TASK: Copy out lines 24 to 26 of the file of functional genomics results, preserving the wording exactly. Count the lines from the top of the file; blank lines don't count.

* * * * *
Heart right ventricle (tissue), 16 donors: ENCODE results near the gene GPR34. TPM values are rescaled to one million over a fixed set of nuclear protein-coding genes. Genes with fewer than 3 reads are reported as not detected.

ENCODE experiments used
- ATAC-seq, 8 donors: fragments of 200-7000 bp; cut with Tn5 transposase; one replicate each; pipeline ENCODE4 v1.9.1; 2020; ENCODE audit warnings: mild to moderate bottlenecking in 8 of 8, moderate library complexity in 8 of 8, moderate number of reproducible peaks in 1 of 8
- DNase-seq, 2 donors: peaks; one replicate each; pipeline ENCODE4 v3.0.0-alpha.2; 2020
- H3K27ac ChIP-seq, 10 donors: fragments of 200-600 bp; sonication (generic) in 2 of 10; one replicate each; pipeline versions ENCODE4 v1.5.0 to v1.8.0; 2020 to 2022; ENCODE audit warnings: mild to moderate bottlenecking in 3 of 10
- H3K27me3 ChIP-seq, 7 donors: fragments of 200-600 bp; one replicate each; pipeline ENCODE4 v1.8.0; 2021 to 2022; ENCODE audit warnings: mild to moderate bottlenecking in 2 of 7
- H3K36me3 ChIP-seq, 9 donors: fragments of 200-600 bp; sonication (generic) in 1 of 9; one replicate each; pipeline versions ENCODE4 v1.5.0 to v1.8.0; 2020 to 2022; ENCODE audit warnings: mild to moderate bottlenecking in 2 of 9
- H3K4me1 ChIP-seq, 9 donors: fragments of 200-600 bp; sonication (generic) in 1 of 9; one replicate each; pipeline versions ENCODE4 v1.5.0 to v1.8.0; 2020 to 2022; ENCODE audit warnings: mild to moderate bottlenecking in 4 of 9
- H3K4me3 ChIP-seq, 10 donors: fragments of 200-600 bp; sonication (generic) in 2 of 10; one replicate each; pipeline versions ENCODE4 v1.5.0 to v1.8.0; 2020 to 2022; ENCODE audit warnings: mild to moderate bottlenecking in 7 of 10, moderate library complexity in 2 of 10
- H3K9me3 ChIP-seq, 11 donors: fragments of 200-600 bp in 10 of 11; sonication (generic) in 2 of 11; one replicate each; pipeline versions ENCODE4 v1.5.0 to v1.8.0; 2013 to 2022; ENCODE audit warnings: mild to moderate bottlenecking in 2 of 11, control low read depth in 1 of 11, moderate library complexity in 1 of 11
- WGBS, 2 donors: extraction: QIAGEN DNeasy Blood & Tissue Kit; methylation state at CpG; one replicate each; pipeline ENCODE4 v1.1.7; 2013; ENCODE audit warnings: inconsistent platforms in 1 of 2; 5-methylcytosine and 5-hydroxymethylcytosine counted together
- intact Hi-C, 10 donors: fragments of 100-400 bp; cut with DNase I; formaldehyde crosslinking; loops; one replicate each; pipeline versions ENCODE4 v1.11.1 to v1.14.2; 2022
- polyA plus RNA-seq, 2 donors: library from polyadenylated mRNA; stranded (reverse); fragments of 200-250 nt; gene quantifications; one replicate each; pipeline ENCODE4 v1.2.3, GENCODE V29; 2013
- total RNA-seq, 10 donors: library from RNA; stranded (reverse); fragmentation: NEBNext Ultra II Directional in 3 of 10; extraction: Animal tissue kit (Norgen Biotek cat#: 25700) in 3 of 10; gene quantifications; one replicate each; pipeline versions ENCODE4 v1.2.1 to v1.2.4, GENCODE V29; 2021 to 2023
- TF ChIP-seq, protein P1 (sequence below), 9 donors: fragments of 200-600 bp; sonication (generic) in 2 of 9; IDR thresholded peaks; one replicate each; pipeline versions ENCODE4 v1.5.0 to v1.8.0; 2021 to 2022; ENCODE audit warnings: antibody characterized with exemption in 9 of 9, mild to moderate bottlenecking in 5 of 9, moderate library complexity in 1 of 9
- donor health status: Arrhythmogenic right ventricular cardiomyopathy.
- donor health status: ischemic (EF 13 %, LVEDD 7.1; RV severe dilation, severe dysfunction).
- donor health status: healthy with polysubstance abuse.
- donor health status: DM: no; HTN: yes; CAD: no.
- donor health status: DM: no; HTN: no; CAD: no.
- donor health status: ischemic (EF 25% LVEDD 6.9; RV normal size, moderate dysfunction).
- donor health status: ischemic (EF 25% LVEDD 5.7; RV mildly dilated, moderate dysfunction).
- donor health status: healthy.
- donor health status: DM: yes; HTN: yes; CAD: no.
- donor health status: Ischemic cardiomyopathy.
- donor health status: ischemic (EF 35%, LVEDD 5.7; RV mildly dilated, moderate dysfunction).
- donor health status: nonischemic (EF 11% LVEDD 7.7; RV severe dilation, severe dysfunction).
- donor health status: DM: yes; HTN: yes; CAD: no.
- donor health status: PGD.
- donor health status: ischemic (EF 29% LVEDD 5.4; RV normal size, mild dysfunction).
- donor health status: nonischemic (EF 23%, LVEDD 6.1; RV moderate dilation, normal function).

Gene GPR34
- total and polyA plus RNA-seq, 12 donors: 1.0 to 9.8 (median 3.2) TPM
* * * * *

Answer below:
- donor health status: DM: yes; HTN: yes; CAD: no.
- donor health status: Ischemic cardiomyopathy.
- donor health status: ischemic (EF 35%, LVEDD 5.7; RV mildly dilated, moderate dysfunction).